The difficulty of course, is to determine whether a discrepancy between two or more manuscripts is due to accidental or deliberate alteration; and where this cannot be discerned with certainty, Bengel's canon must be applied with great caution."

- Sir Fredrick Kenyon, Handbook to the TC of the NT, (London, 1901) p. 13

But even here, a certain kind of "difficult reading" is clearly implied, namely a reading that still makes good sense grammatically, but the reading is nonetheless difficult theologically, or morally, or politically.

Here again however, in order to apply such a concept to a pair of alternate readings, one has to have already composed a history of the text and a political/religious history of ideas in conflict, to explain both the existance of the variants and the priority of one over the other.

This itself is more difficult than the difficulty of either reading....

In modern times, this rule has been freely and maliciously applied to the Holy Bible by people who firmly reject the whole idea that the original "autographs" were error-free. That is, these people believe that the Evangelists, Paul etc. made grammatical errors and mistakes even while being inspired by the Holy Spirit, or rather they don't believe in a Holy Spirit at all.

It all comes down then to how we view the divine originals themselves. Layland Haines asks,

"Would not one expect the apostles and their associates to write in a clear, easy-to-read style? Surely they were not clumsy and unrefined writers who used short and hard-to-understand language."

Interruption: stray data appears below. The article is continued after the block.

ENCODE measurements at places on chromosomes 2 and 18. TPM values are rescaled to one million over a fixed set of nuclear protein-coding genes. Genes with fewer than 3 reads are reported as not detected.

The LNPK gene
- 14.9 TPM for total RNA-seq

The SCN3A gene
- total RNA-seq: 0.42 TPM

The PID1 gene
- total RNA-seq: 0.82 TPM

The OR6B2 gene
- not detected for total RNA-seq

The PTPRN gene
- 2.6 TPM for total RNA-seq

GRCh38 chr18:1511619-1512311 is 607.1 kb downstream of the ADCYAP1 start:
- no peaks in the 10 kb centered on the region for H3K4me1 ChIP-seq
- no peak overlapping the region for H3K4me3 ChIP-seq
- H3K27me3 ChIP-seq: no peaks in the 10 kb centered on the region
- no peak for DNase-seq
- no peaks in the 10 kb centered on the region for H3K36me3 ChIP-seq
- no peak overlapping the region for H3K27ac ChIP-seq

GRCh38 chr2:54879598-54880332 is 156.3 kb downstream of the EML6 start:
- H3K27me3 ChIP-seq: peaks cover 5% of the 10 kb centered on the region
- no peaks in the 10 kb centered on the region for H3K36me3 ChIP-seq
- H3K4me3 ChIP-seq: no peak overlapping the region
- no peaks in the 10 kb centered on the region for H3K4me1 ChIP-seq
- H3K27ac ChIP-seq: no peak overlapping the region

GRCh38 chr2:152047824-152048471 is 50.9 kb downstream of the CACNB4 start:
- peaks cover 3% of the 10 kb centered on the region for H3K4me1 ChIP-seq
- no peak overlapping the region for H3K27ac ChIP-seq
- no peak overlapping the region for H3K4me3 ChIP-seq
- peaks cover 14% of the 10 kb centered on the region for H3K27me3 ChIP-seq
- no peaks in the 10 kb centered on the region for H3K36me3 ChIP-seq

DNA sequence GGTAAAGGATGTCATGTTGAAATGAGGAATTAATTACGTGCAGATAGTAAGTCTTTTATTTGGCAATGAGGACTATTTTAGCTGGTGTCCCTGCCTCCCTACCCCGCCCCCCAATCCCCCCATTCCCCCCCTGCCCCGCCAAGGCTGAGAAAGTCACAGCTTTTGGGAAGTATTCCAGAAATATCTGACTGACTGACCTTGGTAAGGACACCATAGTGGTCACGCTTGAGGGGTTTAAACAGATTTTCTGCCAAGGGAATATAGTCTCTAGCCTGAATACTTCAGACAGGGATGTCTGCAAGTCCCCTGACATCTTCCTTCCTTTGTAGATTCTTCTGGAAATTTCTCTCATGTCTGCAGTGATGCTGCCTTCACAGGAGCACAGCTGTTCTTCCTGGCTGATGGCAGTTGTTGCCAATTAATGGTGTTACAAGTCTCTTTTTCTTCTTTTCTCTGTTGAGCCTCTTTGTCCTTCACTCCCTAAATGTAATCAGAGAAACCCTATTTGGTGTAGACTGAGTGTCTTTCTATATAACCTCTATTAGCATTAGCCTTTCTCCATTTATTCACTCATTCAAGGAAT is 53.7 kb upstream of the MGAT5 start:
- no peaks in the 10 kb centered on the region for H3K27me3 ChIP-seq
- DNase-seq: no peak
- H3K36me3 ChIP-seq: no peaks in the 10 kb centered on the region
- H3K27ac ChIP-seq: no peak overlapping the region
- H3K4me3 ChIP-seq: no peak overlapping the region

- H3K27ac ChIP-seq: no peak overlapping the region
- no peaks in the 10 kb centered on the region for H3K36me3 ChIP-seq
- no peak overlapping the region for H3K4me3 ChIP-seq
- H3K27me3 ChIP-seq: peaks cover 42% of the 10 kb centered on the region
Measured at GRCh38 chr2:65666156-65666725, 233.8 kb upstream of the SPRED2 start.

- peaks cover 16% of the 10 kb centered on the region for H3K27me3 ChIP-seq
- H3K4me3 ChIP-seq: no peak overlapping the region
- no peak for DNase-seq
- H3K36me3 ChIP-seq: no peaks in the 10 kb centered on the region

- L. Haines, Authority of Scripture, Ch. 6

Far from being "modern science", 'prefer the more difficult reading' turns out to be 18th century mistaken intuition, out of date, limited and near-worthless for solving practical problems in the NT text.

(b) Prefer the Shorter Reading?

"...and copyists were more likely to add material than omit it, so the shorter reading is more likely than not to be original. "

- Bruce Terry, Introduction

If only life could really be so simple.

Once again, instead of modern science, we are given 19th century fuzzy thinking, this time from the German critic J. J. Griesbach (1775): 'lectio brevior lectio portior' ('Prefer the Shorter Reading')

But this is no general canon or guiding principle for selecting readings either: Royse dismissed it as worthless, and observed that it has been applied mindlessly for the last 2 centuries, without any support from the real data.

Dirk Jongkind tells us:

"While Royse may be correct in seeing the history of the reception of Griesbach's Canon as one that tends to repeat a simplistic interpretation of 'lectio brevior lectio portior', it is incorrect that Griesbach did not qualify his first canon."

- Jongkind,Scribal habits of Codex sinaiticus, p. 139

That is, even Griesbach would have rolled over in his grave to see how this idea is being foolishly applied today in critical Greek NT texts.

"The second part of the canon [in Griesbach's writings], ...mentioning "certain exceptional cases...(e.g. ...homoeoteleuton)" [Royse, 594] mentions 6 exceptions, thus qualifying what sort of readings Griesbach had in mind when he formulated the canon in the first place. The 3rd exception is "if that which is lacking could be lacking without harming the sense or the structure of the sentence, as for example incidental, brief propositions, and other matter the absence of which would be scarcely noticed by the scribe when re-reading what he had written" (cited in Metzger, Text... p.120). ...the majority of omissions Royse noted fall under this category. Apparently Griesbach was only concerned with the few substantial rewritings and not with the vast majority of inconsequential readings [omissions]. On the other hand, the reception of this canon in later scholarship shows that it is very easy to misunderstand Griesbach on this particular point."

-Jongkind, p. 139